The work is inspired by the Red Cross kids he met when he was institutionalised as a child.
‘But also it is about all the people I lost in my life. They break, they die. These little men break like people. Or they break you. It goes beyond me and my experience. It becomes universal. Middle-class people, art critics, curators put everything in a context that is autobiographical. But that isn’t coming from me. It’s about everyone. I’m saying you’re not alone. The moment you come out of the womb you suffer. ‘
Autobiographical or not, Franko B’s background does inform his work. As a survivor of the Italian orphanage system, his wounds in the 1990s opened a channel of communication with the foundlings he met at the Red Cross. His peers, for the most part, disappeared, or they became the junkies, whores and homeless we pass in the street. Unlike us, Franko B does not look away. The love he feels and the vulnerability he expresses are almost painful to encounter. His work shows us the machinery that is at work in our world; the machinery of factories and hospitals; institutions and the rituals of religions. The question comes to mind: where’s the love?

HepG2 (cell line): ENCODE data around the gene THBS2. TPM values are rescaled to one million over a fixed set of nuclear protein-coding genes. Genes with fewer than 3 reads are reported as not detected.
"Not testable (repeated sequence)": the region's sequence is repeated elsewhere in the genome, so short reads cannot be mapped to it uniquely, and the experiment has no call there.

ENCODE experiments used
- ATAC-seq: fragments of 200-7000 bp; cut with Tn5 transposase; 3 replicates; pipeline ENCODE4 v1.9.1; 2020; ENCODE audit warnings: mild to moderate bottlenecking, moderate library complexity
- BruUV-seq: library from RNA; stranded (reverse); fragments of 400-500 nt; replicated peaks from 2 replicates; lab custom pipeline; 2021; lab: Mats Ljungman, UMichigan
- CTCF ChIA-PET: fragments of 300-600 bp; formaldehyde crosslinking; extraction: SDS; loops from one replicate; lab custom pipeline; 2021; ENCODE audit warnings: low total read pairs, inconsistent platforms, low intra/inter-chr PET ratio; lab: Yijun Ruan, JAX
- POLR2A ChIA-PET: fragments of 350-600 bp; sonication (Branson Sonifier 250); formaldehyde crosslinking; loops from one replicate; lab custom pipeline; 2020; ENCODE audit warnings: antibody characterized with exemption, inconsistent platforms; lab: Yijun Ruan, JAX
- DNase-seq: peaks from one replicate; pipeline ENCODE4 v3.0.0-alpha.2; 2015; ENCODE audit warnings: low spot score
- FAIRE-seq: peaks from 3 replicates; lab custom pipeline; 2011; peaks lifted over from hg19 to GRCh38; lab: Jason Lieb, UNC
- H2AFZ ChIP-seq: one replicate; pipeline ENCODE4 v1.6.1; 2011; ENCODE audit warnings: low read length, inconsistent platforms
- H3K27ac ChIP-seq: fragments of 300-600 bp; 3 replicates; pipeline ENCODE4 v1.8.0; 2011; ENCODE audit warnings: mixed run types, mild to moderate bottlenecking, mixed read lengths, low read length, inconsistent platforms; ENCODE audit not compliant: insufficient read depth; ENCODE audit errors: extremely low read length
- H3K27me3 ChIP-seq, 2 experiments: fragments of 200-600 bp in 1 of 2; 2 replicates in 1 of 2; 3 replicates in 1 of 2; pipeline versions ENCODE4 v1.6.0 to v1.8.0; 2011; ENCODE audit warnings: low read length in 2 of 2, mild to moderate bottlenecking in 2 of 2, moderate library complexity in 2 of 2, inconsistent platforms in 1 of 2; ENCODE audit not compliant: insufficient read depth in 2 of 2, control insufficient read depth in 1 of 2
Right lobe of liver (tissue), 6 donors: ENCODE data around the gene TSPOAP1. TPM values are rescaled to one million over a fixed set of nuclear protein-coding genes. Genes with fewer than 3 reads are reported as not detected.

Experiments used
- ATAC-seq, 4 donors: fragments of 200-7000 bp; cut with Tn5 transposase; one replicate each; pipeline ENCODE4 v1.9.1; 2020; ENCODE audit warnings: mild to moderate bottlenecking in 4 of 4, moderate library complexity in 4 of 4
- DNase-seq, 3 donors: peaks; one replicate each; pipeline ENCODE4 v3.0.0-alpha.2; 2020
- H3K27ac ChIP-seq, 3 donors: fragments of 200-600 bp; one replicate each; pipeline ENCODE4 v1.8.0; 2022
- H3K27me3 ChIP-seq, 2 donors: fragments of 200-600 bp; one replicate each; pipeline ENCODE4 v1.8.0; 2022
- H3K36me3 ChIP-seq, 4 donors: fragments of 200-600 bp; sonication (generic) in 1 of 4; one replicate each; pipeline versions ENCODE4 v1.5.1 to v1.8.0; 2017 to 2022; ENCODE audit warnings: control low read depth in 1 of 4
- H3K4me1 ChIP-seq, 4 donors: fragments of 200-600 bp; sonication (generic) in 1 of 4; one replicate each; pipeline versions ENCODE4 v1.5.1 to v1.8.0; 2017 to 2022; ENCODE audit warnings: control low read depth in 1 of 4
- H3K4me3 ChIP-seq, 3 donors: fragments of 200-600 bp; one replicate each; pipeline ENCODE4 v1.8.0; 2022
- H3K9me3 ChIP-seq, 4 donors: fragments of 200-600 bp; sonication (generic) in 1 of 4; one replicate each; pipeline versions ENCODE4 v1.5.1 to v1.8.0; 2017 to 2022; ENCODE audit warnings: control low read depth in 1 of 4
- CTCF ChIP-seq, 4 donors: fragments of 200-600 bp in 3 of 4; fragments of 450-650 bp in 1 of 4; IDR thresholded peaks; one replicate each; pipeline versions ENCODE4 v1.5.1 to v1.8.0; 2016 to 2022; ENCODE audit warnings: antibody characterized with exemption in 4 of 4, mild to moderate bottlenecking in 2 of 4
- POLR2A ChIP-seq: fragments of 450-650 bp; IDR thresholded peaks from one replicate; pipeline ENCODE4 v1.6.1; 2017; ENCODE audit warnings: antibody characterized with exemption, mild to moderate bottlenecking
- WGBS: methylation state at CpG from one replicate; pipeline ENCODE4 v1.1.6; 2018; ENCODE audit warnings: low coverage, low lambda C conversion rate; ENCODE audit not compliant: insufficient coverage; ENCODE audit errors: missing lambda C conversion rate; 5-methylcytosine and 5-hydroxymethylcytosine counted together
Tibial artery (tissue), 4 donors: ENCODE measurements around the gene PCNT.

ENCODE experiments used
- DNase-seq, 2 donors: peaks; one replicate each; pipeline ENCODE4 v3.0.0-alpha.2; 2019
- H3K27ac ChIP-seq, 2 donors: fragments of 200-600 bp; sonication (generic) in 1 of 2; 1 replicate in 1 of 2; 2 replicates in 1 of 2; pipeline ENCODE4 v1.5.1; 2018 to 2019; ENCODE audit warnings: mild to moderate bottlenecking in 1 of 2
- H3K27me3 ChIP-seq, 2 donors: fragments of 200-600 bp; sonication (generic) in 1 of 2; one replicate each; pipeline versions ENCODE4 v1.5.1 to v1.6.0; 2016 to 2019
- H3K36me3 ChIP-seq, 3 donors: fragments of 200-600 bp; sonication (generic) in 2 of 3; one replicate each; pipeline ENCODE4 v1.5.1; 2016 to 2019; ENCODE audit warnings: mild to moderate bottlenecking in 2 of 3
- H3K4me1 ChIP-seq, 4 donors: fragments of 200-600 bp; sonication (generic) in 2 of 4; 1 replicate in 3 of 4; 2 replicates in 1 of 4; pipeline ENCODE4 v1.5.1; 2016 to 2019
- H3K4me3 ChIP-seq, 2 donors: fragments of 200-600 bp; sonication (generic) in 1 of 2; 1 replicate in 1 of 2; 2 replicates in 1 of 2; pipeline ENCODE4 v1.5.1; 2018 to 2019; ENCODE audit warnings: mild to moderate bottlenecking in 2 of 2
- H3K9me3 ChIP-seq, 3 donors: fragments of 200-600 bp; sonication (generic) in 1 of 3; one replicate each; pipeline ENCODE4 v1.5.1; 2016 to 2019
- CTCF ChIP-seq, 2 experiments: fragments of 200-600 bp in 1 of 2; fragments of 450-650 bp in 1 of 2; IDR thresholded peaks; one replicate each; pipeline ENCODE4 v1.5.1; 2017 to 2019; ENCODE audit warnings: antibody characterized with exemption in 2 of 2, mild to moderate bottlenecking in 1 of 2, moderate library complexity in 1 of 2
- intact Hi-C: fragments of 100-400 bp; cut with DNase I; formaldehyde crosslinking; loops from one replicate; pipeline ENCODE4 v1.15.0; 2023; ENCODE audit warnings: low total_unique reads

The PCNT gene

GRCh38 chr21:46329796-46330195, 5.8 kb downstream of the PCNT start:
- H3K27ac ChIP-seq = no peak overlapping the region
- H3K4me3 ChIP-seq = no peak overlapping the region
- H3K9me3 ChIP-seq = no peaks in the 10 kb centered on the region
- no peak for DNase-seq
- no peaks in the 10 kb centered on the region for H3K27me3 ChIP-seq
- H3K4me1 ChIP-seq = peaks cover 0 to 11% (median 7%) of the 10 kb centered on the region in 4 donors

The answer is in the work.
‘When my students ask me about success, I say that success means making the work that is important to you.’
This newest work finds him returning to his first artistic passion: ceramics.
Here the works are misshapen oddities inspired by Richard Serra and off-cuts from his previous collection that revolved around institutions. Whereas the older work shows figures trapped in box-shaped buildings, suffering the claustrophobia of being unable to express their individuality, this later work is a flowering. It is as though the earlier figures have escaped to take the shape they were always meant to be. Franko likes to play and these, newer figures are the children of his imagination in the way that the children of his earlier work were the victims of the institutions that contained them.